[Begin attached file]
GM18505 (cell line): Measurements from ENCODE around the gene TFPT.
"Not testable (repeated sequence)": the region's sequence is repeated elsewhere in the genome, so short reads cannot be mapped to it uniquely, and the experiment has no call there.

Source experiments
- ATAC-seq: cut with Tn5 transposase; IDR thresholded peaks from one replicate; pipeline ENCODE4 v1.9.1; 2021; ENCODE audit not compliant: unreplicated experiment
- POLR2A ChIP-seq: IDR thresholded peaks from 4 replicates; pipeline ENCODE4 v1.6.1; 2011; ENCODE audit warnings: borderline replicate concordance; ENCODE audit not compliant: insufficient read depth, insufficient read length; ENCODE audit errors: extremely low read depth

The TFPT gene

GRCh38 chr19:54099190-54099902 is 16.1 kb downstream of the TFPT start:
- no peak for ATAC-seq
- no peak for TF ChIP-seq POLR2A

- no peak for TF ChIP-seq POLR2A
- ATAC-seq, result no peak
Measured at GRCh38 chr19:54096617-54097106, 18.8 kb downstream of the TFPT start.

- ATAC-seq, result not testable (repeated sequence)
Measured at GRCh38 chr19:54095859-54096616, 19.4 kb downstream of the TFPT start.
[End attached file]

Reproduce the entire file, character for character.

GM18505 (cell line): Measurements from ENCODE around the gene TFPT.
"Not testable (repeated sequence)": the region's sequence is repeated elsewhere in the genome, so short reads cannot be mapped to it uniquely, and the experiment has no call there.

Source experiments
- ATAC-seq: cut with Tn5 transposase; IDR thresholded peaks from one replicate; pipeline ENCODE4 v1.9.1; 2021; ENCODE audit not compliant: unreplicated experiment
- POLR2A ChIP-seq: IDR thresholded peaks from 4 replicates; pipeline ENCODE4 v1.6.1; 2011; ENCODE audit warnings: borderline replicate concordance; ENCODE audit not compliant: insufficient read depth, insufficient read length; ENCODE audit errors: extremely low read depth

The TFPT gene

GRCh38 chr19:54099190-54099902 is 16.1 kb downstream of the TFPT start:
- no peak for ATAC-seq
- no peak for TF ChIP-seq POLR2A

- no peak for TF ChIP-seq POLR2A
- ATAC-seq, result no peak
Measured at GRCh38 chr19:54096617-54097106, 18.8 kb downstream of the TFPT start.

- ATAC-seq, result not testable (repeated sequence)
Measured at GRCh38 chr19:54095859-54096616, 19.4 kb downstream of the TFPT start.